The 4.8 pounds of grain fed to cattle to produce one pound of beef for human beings represents a colossal
waste of resources in a world still teeming with people who suffer from profound hunger and malnutrition.

According to the British group Vegfam, a 10-acre farm can support 60 people growing soybeans, 24 people
growing wheat, 10 people growing corn and only two producing cattle. Britain -- with 56 million people --
could support a population of 250 million on an all-vegetable diet.

Because 90 percent of U.S. and European meat eaters' grain consumption is indirect (first being fed to
animals), westerners each consume 2,000 pounds of grain a year. Most grain in underdeveloped countries
is consumed directly.

Producing a pound of beef requires 4.8 pounds of grain, and critics of our modern agricultural system say
that the spread of meat-based diets aggravates world hunger. © David & Peter Turnley / Corbis.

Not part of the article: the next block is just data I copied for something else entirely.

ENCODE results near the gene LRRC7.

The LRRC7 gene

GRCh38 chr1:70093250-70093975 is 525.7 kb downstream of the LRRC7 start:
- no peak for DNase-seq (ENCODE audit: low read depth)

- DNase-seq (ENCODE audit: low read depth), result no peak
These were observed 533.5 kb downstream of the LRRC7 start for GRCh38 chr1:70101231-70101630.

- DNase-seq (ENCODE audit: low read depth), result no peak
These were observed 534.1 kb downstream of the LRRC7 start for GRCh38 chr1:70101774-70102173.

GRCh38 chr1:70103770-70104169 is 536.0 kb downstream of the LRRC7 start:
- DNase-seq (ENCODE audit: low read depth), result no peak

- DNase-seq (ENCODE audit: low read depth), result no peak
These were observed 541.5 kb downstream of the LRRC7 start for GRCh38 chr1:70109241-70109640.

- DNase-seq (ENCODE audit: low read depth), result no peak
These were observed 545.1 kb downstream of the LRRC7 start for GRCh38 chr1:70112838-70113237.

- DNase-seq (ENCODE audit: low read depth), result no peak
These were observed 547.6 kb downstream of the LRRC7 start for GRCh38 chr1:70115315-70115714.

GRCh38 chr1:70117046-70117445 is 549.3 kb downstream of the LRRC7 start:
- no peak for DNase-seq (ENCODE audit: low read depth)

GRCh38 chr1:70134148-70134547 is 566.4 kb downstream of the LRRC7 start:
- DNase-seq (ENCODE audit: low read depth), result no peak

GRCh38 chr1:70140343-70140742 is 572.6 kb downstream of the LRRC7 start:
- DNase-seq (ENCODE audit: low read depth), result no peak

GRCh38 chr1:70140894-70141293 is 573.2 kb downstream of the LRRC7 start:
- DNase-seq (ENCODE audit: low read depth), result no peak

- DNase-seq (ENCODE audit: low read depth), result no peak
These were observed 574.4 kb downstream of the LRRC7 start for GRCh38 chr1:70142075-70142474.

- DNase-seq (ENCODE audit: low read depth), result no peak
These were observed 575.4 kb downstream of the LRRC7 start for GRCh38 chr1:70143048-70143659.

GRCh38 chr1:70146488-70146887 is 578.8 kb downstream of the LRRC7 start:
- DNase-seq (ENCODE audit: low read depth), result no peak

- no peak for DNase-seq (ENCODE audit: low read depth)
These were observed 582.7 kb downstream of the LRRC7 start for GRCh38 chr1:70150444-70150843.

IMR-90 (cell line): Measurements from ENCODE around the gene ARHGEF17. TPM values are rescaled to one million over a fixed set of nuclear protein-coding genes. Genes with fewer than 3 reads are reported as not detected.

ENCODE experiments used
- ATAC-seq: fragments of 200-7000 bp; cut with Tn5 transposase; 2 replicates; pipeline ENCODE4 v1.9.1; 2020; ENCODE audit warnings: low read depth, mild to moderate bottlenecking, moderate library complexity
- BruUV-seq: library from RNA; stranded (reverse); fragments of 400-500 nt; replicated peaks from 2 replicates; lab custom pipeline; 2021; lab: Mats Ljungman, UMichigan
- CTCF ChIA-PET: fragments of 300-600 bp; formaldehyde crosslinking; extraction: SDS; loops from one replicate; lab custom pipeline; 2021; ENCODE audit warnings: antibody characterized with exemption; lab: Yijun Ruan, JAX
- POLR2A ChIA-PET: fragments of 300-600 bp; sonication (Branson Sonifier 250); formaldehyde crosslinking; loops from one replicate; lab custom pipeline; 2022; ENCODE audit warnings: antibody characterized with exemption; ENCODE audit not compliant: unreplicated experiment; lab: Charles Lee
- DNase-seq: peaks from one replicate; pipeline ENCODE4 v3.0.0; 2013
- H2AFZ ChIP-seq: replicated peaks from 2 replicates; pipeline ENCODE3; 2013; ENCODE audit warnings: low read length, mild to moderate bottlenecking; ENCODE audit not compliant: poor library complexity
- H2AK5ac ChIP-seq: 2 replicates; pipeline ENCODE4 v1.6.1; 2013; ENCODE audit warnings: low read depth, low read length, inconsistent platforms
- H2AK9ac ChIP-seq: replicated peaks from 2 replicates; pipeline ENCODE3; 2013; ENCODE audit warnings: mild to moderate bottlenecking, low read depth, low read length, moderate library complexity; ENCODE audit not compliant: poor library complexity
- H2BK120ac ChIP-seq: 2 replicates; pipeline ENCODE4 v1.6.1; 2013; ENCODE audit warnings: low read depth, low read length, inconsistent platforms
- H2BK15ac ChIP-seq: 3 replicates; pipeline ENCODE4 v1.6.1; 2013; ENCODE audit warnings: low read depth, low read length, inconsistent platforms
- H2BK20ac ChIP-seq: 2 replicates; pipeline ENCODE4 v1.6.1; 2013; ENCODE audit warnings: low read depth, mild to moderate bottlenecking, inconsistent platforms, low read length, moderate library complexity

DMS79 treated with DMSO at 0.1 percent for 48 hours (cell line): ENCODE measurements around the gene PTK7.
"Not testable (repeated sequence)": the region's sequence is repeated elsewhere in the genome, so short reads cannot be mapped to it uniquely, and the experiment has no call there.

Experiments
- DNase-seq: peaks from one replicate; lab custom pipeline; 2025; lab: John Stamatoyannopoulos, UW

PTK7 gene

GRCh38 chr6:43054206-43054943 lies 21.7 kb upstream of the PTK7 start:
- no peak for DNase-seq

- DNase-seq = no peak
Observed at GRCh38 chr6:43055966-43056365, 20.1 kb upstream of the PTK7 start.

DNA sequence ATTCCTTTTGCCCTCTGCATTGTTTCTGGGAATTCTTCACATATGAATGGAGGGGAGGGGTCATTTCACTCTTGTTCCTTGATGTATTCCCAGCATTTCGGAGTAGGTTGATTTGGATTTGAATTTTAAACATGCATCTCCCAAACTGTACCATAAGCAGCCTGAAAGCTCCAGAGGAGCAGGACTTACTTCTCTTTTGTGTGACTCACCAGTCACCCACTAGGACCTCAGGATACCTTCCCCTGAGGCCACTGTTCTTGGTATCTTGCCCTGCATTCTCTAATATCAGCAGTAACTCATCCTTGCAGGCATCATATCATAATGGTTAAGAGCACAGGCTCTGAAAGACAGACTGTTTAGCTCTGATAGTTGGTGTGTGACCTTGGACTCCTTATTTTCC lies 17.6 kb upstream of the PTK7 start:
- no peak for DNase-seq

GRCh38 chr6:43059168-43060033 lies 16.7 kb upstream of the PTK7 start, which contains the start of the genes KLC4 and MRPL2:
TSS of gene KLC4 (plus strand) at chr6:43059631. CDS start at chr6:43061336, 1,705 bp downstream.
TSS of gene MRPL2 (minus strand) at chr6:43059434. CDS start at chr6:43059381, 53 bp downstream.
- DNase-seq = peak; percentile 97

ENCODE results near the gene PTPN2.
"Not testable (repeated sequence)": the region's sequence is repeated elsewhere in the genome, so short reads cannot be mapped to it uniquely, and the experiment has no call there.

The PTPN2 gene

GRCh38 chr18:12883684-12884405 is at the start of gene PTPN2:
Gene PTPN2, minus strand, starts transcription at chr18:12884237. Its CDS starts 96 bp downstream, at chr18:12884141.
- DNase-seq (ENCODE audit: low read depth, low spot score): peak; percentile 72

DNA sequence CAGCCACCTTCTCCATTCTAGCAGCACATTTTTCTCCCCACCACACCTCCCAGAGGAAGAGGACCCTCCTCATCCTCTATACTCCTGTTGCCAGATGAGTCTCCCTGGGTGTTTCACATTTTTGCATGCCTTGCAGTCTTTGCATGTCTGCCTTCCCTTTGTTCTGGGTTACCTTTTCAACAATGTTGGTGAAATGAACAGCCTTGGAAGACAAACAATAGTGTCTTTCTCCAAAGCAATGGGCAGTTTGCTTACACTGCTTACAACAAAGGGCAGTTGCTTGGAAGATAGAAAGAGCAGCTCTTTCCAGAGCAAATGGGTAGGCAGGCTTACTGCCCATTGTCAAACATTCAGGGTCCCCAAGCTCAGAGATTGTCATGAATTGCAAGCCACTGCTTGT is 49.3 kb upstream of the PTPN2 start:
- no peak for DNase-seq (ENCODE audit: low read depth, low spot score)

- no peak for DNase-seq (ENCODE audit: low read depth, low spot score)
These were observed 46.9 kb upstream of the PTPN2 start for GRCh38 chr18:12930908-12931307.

"To produce 1 lb. of feedlot beef requires 7 lbs. of feed grain, which takes 7,000 lbs. of water to grow. Pass
up one hamburger, and you'll save as much water as you save by taking 40 showers with a low-flow

"What do we get back from all the grain, fossil fuels, and water that go into making animal products? Tons
and tons of feces. According to the Environmental Protection Agency (EPA), the run-off from factory farms
pollutes our waterways more than all other industrial sources combined." Motavalli.

"The livestock business is among the most damaging sectors to the earth’s increasingly scarce water
resources, contributing among other things to water pollution from animal wastes, antibiotics and hormones,
chemicals from tanneries, fertilizers and the pesticides used to spray feed crops."
UN Report

It takes more land, water, and energy to produce meat than to grow vegetarian foods. It’s several times more
efficient to eat grains directly than to funnel them through farmed animals. According to the Audubon
Society, roughly 70 percent of the grain grown and 50 percent of the water consumed in the United States
are used by the meat industry.

A Minority Staff of Senate Committee on Agriculture, Nutrition & Forestry report states “the beef in just one
Big Mac represents enough wheat to make five loaves of bread.”